Forest Landscape Restoration (FLR): a solution to soil degradation and climate change adaptation in African Mountains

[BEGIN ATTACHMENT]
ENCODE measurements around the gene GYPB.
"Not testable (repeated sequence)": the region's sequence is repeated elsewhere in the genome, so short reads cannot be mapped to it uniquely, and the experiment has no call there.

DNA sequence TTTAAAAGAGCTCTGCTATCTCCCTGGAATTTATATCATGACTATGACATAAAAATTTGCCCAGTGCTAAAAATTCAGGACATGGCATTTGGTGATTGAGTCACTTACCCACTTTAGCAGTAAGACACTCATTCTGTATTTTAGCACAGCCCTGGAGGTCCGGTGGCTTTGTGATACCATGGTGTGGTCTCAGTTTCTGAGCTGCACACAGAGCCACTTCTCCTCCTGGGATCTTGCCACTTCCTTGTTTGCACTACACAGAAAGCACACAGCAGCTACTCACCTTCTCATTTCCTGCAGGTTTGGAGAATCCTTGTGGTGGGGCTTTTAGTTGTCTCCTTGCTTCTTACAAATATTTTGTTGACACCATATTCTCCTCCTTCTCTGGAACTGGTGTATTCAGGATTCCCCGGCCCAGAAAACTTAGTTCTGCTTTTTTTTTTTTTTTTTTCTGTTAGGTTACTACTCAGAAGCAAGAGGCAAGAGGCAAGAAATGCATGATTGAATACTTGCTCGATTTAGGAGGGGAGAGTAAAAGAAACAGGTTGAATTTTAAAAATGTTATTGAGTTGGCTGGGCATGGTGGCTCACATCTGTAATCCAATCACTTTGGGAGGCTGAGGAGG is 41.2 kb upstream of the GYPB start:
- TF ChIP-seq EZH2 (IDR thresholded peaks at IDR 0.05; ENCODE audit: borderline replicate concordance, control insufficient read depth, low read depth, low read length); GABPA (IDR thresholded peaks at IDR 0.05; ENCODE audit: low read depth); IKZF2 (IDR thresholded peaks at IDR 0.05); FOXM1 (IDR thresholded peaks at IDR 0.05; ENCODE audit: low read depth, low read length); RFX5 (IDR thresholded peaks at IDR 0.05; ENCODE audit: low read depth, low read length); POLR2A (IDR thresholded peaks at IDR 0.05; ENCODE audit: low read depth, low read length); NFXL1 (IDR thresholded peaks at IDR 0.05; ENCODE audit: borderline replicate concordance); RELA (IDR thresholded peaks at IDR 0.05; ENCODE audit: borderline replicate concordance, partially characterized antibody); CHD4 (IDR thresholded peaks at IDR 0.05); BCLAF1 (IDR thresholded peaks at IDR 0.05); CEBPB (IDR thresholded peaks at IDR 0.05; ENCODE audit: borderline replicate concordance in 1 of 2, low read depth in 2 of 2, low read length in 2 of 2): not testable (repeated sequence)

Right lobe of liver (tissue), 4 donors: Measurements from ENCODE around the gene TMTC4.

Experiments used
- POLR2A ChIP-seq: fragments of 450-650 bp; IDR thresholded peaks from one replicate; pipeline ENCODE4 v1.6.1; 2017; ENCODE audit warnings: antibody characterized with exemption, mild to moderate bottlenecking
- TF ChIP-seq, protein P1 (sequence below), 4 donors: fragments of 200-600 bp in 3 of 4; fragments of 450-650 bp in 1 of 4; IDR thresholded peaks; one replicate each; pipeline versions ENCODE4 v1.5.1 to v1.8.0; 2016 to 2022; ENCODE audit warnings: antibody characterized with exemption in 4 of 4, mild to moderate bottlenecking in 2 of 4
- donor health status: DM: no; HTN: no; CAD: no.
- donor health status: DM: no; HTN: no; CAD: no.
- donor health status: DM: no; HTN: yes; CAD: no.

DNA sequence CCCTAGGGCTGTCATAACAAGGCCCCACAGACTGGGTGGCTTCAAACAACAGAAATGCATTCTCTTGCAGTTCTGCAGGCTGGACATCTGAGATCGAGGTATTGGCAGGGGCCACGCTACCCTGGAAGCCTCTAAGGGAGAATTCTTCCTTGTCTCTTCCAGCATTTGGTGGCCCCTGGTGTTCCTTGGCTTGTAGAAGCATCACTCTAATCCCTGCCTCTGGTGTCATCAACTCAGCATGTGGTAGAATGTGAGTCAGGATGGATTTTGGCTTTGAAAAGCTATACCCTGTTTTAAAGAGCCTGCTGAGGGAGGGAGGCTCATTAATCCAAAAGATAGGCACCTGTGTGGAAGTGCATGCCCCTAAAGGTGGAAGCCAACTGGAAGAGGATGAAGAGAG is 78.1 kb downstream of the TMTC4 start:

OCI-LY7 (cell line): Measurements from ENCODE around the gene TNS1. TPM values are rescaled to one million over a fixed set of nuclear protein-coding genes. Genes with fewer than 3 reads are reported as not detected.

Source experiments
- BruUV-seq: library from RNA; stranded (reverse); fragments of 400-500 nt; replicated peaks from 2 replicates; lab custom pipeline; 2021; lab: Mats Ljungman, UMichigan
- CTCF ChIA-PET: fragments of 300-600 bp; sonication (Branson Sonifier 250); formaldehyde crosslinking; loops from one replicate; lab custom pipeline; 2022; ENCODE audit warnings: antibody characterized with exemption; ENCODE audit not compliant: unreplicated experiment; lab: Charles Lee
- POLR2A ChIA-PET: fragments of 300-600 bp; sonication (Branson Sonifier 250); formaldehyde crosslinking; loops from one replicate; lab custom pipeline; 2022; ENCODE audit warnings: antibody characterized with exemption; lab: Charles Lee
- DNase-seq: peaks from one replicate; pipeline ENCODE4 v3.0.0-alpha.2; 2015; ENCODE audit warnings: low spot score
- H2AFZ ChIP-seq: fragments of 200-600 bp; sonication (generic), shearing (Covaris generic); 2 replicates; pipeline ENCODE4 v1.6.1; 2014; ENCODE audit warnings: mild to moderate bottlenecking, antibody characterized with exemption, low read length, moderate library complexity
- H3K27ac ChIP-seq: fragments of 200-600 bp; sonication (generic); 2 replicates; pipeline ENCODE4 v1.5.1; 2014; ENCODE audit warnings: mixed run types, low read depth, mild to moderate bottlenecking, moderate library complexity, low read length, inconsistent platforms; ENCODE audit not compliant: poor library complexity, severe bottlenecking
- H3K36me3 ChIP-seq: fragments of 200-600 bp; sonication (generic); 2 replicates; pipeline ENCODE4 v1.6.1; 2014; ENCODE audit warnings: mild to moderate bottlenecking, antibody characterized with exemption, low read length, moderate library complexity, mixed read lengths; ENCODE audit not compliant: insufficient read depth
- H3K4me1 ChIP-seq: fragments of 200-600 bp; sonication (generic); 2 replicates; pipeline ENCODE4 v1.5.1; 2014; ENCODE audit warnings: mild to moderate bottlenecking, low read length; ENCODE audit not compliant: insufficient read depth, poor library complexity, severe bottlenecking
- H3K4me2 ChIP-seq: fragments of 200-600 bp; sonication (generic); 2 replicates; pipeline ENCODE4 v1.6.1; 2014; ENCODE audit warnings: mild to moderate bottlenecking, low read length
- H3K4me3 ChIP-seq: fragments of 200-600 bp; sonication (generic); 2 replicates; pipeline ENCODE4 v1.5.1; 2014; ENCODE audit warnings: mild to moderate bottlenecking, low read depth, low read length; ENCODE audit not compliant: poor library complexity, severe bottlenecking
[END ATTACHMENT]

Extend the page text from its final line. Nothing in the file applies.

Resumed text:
Around 3 million hectares of forest are lost every year in Africa and 65 percent of land on the continent is affected by degradation resulting in an annual loss of 3 percent of GDP from soil and nutrient depletion. Most of these areas affected by degradation in Africa are mountainous given the rough topography, relatively high precipitation, and high population densities that characterise mountain regions. African governments and their international partners under the Bonn Challenge are championing Forest Landscape Restoration (FLR) as a solution to this pervasive issue through the AFR100 initiative. Through this initiative, African governments have committed to restore 100 million hectares of deforested and degraded landscapes across Africa by 2030, an area that is equivalent to the entire territory of Madagascar. Forest Landscape Restoration (FLR) is the most suitable approach to this challenge given the fact that it restores ecosystem services and landscape functionality, stabilizes land use productivity and enhances resilience to climate change through the restoration of forests and tree cover outside of forests. AFR100 recognizes the benefits that forests and trees can provide in restored and resilient African mountains and landscapes such as enhanced agricultural productivity and food security, improved soil fertility, availability and improved quality of water resources, reduced desertification, increased biodiversity, and increased resilience to climate for ecosystems and human communities. Although it is not possible to replace a pristine forest once it’s gone, FLR can help restore many of the functions it originally provided like clean air and fresh water (Stewart Maginnis, IUCN). We urge everybody to do their bit to support Africa achieving this ambitious goal which will contribute a lot in the implementation of the Sustainable Mountain Development (SMD) agenda on the continent.

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